What’s in it for Me?

GO is your organization.  It belongs to your community, which means that it belongs to you.

Members of GO have lots of discussions about what community ownership means.  If you own a part of GO, how do you exercise your rights and responsibilities?  How do we define boundaries around our community?  Do we draw boundaries geographically?  Locally, regionally, nationally or globally?  What about around our social or cultural communities?

How you exercise your right to GO is simply by belonging to the community.  The benefits of GO’s activities generally extend to everyone, and no one is intended to benefit any more than anyone else.  As an example, take for instance a solar power generation project owned and operated by GO.  The renewable energy generation will offset energy produced by polluting sources such as coal-fired power plants, thereby making the air cleaner.  This benefits the health of everyone in the community, regardless of demographic or ideology.

How you exercise your responsibility is by becoming involved.  If you want to see positive change in your community, be a part of it!  You can volunteer with GO, and you can become involved in decision-making with Committees or the Board that decide where and how GO’s resources get invested.

Why Would Anyone Do This?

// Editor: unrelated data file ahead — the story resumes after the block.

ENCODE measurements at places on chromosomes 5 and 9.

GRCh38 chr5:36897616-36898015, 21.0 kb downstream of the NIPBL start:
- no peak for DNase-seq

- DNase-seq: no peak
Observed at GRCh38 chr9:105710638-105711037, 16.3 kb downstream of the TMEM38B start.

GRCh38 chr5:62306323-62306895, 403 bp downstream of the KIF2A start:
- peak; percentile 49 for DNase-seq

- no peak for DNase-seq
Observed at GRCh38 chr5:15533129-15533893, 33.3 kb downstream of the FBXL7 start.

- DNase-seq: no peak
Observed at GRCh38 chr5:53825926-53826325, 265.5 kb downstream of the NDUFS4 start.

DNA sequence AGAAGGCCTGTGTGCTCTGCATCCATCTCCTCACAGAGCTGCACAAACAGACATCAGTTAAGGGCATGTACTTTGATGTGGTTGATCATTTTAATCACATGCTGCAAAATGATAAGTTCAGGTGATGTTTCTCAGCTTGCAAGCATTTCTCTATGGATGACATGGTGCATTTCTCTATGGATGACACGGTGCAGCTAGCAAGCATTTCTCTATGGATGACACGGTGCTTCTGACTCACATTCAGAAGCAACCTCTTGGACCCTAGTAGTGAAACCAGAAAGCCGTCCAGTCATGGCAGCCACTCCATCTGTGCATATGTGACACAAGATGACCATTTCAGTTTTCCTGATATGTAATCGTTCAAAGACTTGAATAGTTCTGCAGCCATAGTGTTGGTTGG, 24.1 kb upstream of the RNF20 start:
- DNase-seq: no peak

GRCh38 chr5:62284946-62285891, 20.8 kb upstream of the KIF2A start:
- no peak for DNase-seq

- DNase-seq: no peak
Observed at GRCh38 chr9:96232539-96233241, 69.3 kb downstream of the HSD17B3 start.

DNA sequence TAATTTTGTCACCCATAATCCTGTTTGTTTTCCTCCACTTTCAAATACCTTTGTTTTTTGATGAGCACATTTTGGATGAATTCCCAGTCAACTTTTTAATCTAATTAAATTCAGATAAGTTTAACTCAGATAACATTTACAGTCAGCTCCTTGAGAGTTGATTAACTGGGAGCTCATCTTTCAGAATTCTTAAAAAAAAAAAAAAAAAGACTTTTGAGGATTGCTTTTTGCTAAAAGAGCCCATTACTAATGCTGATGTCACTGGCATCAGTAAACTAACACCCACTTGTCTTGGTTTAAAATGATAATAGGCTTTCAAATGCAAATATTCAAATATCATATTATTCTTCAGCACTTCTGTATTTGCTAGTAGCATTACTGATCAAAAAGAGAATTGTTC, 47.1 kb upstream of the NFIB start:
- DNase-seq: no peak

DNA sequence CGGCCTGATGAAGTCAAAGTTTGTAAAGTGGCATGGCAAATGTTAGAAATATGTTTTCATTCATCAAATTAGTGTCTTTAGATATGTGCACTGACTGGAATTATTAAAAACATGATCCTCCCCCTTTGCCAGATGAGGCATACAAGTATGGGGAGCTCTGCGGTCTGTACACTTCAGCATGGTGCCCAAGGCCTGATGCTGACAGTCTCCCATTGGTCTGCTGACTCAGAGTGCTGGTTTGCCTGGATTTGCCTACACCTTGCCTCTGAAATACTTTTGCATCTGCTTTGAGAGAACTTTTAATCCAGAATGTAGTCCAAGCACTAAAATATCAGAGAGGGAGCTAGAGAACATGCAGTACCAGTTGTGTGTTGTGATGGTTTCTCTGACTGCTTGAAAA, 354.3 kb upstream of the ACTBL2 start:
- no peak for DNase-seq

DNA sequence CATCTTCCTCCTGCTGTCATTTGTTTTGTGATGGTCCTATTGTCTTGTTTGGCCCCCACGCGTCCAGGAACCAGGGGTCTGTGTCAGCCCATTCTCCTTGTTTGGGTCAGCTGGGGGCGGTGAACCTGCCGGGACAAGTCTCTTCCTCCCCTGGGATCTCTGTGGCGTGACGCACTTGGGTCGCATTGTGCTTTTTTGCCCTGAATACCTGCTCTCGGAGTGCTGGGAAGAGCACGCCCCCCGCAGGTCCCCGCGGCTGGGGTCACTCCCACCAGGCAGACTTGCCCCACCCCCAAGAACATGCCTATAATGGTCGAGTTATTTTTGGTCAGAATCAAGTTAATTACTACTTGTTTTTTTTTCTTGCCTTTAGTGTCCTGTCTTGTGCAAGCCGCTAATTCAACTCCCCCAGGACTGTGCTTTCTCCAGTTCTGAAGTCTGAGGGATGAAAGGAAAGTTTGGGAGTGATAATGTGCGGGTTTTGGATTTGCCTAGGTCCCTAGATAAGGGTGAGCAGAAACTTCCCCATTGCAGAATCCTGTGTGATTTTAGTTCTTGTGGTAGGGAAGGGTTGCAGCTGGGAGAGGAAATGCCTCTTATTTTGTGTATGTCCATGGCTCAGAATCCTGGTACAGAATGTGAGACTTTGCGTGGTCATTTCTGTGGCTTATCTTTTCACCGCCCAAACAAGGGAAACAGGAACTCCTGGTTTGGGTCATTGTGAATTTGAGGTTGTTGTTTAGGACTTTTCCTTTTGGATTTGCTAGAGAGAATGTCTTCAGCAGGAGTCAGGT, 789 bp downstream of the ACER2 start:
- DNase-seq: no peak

In an RSA video titled “The surprising truth about what motivates us” (watch it above), Daniel Pink provides a fascinating explanation about human motivation. Explaining the results of multiple studies regarding performance and rewards, Pink concluded that money is a motivator for work – but only to a certain extent. If you don’t pay people enough, they won’t be motivated. However, if you pay people enough to take the issue of money off the table, then they are no longer motivated by money. Instead, the pursuit of autonomy, mastery and purpose – and success in attaining them – will lead to better performance and personal satisfaction.

Autonomy is defined as our desire to be self-directed. Pink uses Atlassian as an example: once a quarter on a Thursday afternoon, all developers are given 24 hours to do anything they wanted to do, and present the results of their work in a meeting. In those 24 hours of autonomy, a entire array of software fixes and new product ideas emerged in the workplace that otherwise may not have. Autonomy allows us to produce and complete things that we are unable to do, under more traditional forms of management.

Mastery is our desire to improve. In our pursuit to master our skills, we participate in activities that seem irrational economically. In 1991, a team of developers from around the world used their free time to develop a free, open-source operating system: Linux. While the emergence of Linux may be economically irrational, it was the human drive for mastery that ultimately led technically sophisticated, highly skilled, employed individuals to create it.

Finally, the search for a transcendent purpose in all the work that we do drives our performance and satisfaction. We seek to do work that contributes to an overall cause, or an endpoint. Purpose inspires us to work ethically, creatively and accountably.